25 September 2012 - Hack4Europe! 2012 Dublin was held at the Science Gallery over an exciting two days and involved participants from throughout Ireland's cultural sector. The event provided an exciting environment to explore the potential of open cultural data from the Europeana portal to create products for social and economic growth in Europe.
Minister for Arts, Heritage and the Gaeltacht, Jimmy Deenihan T.D. awarded prizes to developers and designers who participated in the Dublin Hack4Europe2012! event at a reception in the Science Gallery, Dublin on Tuesday, 25 September 2012. The event was organised by The Department of Arts, Heritage and the Gaeltacht, the Irish Manuscripts Commission, the Digital Humanities Observatory and Fáilte Ireland in conjunction with the Europeana Foundation.
The developers spent two days re-using descriptive data for some of the 20 million digital items contained in the massively successful Europeana cultural heritage portal. Europeana is Europe's digital library, archive and museum and contains digital images and descriptions relating to the collections of galleries, libraries, museums and other cultural bodies from all member states in Europe. Material from Irish cultural institutions such as the National Library of Ireland, the National Archives of Ireland and the Irish Traditional Music Archive accounts for some 4.7% of the Europeana content.
For two days app developers, designers and other digital innovators from across Ireland competed against each other using Europeana's huge data resources to develop new applications.
Europeana have recently opened up their data to the public, meaning the material can be used for any purpose – creative, educational, commercial – with no restrictions in prototypes which they hope can be brought to market. The free availability of this data offers a new boost to the digital economy, providing electronic entrepreneurs with opportunities to create innovative apps and games for tablets and smartphones and to create new web services and portals and opportunities to combine Europeana data with data from other sectors such as tourism and broadcasting.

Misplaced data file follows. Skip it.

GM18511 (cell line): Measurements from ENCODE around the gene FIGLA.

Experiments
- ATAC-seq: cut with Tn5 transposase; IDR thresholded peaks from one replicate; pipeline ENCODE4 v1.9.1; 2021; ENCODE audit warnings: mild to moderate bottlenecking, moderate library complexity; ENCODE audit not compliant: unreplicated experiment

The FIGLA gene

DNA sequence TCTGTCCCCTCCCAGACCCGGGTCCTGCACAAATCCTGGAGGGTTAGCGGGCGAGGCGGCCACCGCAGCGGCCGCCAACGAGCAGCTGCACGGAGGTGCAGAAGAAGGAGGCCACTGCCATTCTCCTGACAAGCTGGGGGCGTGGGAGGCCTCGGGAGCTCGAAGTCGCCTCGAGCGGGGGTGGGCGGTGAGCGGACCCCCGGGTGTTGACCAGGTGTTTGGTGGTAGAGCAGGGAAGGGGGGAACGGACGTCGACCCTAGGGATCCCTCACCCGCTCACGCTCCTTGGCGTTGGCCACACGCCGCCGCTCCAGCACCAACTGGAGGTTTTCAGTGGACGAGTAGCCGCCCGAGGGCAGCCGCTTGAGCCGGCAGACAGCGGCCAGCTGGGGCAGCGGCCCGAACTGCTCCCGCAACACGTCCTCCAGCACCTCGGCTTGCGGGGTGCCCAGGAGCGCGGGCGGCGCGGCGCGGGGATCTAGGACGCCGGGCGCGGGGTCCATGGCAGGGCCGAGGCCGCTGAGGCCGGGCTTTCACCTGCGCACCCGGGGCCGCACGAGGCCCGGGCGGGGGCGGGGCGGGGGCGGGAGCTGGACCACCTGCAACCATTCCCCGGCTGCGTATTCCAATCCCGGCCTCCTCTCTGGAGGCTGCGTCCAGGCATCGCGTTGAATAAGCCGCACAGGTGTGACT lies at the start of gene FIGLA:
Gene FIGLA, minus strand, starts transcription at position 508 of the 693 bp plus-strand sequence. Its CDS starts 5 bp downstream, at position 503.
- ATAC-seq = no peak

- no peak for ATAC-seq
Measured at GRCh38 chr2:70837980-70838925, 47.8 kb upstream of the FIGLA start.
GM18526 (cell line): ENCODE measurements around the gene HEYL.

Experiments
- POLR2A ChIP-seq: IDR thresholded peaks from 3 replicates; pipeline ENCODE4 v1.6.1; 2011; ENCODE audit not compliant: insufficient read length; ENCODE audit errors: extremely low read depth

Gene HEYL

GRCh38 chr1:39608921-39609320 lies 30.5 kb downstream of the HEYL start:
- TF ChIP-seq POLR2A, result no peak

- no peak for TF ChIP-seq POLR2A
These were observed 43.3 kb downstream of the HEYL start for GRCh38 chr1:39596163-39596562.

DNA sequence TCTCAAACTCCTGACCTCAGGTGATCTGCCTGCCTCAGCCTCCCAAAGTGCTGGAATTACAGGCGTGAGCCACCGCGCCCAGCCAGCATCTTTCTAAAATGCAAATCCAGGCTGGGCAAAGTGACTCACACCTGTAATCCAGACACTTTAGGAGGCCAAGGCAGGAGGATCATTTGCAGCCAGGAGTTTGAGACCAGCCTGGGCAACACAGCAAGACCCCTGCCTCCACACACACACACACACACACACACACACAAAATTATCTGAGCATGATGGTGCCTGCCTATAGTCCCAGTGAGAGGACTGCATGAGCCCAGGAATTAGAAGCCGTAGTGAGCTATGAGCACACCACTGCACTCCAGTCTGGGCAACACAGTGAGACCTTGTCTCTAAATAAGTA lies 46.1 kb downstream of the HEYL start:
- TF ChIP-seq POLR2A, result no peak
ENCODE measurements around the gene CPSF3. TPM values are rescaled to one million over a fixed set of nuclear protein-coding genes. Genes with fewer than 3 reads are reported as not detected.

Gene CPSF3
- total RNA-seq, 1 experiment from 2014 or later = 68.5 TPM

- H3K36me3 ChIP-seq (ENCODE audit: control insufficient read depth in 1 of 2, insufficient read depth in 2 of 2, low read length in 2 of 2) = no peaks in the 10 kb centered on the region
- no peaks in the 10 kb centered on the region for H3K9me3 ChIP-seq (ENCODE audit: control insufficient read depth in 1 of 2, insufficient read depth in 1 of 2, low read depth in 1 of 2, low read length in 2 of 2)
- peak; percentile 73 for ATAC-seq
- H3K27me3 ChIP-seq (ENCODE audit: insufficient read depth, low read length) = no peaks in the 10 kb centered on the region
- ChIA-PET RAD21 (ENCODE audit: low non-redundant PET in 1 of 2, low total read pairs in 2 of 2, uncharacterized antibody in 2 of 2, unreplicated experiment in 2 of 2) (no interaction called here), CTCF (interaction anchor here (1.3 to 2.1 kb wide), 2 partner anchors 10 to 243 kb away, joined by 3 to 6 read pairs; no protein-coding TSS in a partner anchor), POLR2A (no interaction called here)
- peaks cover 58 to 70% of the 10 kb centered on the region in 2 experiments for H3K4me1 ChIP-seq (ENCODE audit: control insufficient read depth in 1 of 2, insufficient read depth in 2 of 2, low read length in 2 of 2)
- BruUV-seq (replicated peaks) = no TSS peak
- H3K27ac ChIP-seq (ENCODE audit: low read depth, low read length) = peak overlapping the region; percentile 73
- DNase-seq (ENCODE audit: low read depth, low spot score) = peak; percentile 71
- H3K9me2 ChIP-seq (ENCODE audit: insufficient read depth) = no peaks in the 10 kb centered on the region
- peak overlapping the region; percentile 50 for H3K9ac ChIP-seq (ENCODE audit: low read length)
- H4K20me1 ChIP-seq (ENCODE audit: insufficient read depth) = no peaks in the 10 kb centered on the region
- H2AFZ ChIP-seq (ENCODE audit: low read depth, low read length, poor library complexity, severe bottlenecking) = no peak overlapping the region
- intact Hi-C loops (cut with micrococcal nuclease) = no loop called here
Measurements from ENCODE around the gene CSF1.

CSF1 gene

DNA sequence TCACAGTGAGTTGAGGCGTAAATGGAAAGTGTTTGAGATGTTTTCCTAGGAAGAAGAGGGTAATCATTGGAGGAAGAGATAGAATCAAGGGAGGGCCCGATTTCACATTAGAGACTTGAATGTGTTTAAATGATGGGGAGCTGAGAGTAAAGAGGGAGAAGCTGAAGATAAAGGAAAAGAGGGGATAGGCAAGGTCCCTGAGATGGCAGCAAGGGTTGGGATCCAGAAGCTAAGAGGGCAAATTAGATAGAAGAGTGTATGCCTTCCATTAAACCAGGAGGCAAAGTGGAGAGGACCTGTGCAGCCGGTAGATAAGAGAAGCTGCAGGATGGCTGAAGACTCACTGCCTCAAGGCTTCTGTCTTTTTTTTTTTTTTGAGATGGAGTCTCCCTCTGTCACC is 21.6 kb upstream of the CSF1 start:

Welcoming the hack4Europe! Competition to Dublin Minister Deenihan said:
"I am looking forward to seeing the creative uses for the data contained in Europeana which will be developed during this hackathon and the innovative uses the participants find for reusing the Europeana data. Europeana provides a valuable contribution to the European Commission’s agenda to drive growth through digital innovation. Online open data is a core resource which can fuel enterprise and create opportunities for millions of Europeans working in Europe's cultural and creative industries.
"The sector represents 3.3% of EU GDP and is worth over €150 billion in exports. New and exciting opportunities for app developers, designers and other digital innovators have been created since the digital portal Europeana opened up its dataset of over 20 million cultural objects for free re-use.
"I'm also delighted that Ireland is so strongly represented in the Europeana portal. With less than 1% of the European Union population we account for almost 5% of the cultural data in this important digital library, punching well above our weight - once again - on the international cultural stage."
Jan Molendijk, Technical and Operations Director, Europeana Foundation and a judge at the competition said:
"It is always fascinating to see the creativity that is sparked by giving access to the riches of Europe's cultural heritage. And now that the metadata is released under a CC0 license, which means that anybody can use it for whatever purpose, including commercially, developers will have even more of an incentive to create innovative apps and websites."
Following the two days of hacking away at the vast collections on Europeana, the Digital Repository of Ireland hackathon team won the award for "Application with the Greatest Social Impact" for their WWI project Ireland on the Western Front. A team comprised of Richard Cyganiak, Brendan Flynn, Simon Kenny, and Mark Reilly won the award for "Most Innovative Application" for a 3D gallery application.
From left to right:
Paula McGloin, Damien Gallagher, Cormac Farrell, Sandra Collins, Natalie Harrower, Jimmy Deenihan T.D., Jimmy Tang, James Wogan, Mark Maguire
From left to right: Richard Cyganiak, Brendan Flynn, Simon Kenny, Jimmy Deenihan T.D., and Mark Reilly
The team organising the event was comprised of:
- Sharon Barry (Department of Arts, Heritage and the Gaeltacht)
- Cathy Hayes (Irish Manuscripts Commission)
- Niall O'Leary (Digital Humanities Observatory)
- Ursina O'Riordan (Department of Arts, Heritage and the Gaeltacht)